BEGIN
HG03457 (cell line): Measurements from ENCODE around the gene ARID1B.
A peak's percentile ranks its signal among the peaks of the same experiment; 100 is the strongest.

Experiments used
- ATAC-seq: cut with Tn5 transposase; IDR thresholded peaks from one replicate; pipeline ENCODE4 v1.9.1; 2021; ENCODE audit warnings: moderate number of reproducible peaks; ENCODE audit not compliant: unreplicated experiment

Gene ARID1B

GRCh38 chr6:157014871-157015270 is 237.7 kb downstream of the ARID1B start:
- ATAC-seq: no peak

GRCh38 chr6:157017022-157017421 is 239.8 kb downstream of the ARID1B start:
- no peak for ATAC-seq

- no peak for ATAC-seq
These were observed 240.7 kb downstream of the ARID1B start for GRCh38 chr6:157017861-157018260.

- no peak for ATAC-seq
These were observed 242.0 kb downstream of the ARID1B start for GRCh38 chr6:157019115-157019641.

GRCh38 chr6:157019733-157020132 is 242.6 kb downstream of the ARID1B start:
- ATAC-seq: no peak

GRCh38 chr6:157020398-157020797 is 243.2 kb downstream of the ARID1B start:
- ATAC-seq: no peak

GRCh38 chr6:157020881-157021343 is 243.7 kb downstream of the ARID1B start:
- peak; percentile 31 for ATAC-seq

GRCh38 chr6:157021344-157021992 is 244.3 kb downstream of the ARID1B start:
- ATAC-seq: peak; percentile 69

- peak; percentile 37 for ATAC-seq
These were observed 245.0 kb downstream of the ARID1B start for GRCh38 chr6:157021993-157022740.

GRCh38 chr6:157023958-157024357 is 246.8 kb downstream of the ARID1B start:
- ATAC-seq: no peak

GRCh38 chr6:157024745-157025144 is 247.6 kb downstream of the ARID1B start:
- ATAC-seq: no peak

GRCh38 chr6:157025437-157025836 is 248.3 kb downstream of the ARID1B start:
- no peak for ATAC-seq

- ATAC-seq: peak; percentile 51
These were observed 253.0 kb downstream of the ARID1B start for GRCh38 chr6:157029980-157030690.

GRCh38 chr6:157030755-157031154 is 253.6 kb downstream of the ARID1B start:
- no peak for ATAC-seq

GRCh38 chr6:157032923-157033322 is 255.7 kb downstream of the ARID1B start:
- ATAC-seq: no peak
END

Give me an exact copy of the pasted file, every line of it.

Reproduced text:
HG03457 (cell line): Measurements from ENCODE around the gene ARID1B.
A peak's percentile ranks its signal among the peaks of the same experiment; 100 is the strongest.

Experiments used
- ATAC-seq: cut with Tn5 transposase; IDR thresholded peaks from one replicate; pipeline ENCODE4 v1.9.1; 2021; ENCODE audit warnings: moderate number of reproducible peaks; ENCODE audit not compliant: unreplicated experiment

Gene ARID1B

GRCh38 chr6:157014871-157015270 is 237.7 kb downstream of the ARID1B start:
- ATAC-seq: no peak

GRCh38 chr6:157017022-157017421 is 239.8 kb downstream of the ARID1B start:
- no peak for ATAC-seq

- no peak for ATAC-seq
These were observed 240.7 kb downstream of the ARID1B start for GRCh38 chr6:157017861-157018260.

- no peak for ATAC-seq
These were observed 242.0 kb downstream of the ARID1B start for GRCh38 chr6:157019115-157019641.

GRCh38 chr6:157019733-157020132 is 242.6 kb downstream of the ARID1B start:
- ATAC-seq: no peak

GRCh38 chr6:157020398-157020797 is 243.2 kb downstream of the ARID1B start:
- ATAC-seq: no peak

GRCh38 chr6:157020881-157021343 is 243.7 kb downstream of the ARID1B start:
- peak; percentile 31 for ATAC-seq

GRCh38 chr6:157021344-157021992 is 244.3 kb downstream of the ARID1B start:
- ATAC-seq: peak; percentile 69

- peak; percentile 37 for ATAC-seq
These were observed 245.0 kb downstream of the ARID1B start for GRCh38 chr6:157021993-157022740.

GRCh38 chr6:157023958-157024357 is 246.8 kb downstream of the ARID1B start:
- ATAC-seq: no peak

GRCh38 chr6:157024745-157025144 is 247.6 kb downstream of the ARID1B start:
- ATAC-seq: no peak

GRCh38 chr6:157025437-157025836 is 248.3 kb downstream of the ARID1B start:
- no peak for ATAC-seq

- ATAC-seq: peak; percentile 51
These were observed 253.0 kb downstream of the ARID1B start for GRCh38 chr6:157029980-157030690.

GRCh38 chr6:157030755-157031154 is 253.6 kb downstream of the ARID1B start:
- no peak for ATAC-seq

GRCh38 chr6:157032923-157033322 is 255.7 kb downstream of the ARID1B start:
- ATAC-seq: no peak